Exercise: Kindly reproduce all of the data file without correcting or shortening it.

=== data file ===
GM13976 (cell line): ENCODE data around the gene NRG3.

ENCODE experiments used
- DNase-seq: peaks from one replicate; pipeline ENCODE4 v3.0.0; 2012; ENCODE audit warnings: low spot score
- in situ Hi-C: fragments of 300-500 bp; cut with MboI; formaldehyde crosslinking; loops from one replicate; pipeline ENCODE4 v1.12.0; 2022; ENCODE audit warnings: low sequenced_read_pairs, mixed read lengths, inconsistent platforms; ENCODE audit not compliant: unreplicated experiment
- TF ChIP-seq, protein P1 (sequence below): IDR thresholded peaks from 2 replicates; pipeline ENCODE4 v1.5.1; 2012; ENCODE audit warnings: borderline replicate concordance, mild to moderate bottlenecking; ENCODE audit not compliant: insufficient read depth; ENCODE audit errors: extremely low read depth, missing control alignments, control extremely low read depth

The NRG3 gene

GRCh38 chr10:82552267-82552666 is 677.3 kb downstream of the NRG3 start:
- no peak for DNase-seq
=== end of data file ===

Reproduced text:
GM13976 (cell line): ENCODE data around the gene NRG3.

ENCODE experiments used
- DNase-seq: peaks from one replicate; pipeline ENCODE4 v3.0.0; 2012; ENCODE audit warnings: low spot score
- in situ Hi-C: fragments of 300-500 bp; cut with MboI; formaldehyde crosslinking; loops from one replicate; pipeline ENCODE4 v1.12.0; 2022; ENCODE audit warnings: low sequenced_read_pairs, mixed read lengths, inconsistent platforms; ENCODE audit not compliant: unreplicated experiment
- TF ChIP-seq, protein P1 (sequence below): IDR thresholded peaks from 2 replicates; pipeline ENCODE4 v1.5.1; 2012; ENCODE audit warnings: borderline replicate concordance, mild to moderate bottlenecking; ENCODE audit not compliant: insufficient read depth; ENCODE audit errors: extremely low read depth, missing control alignments, control extremely low read depth

The NRG3 gene

GRCh38 chr10:82552267-82552666 is 677.3 kb downstream of the NRG3 start:
- no peak for DNase-seq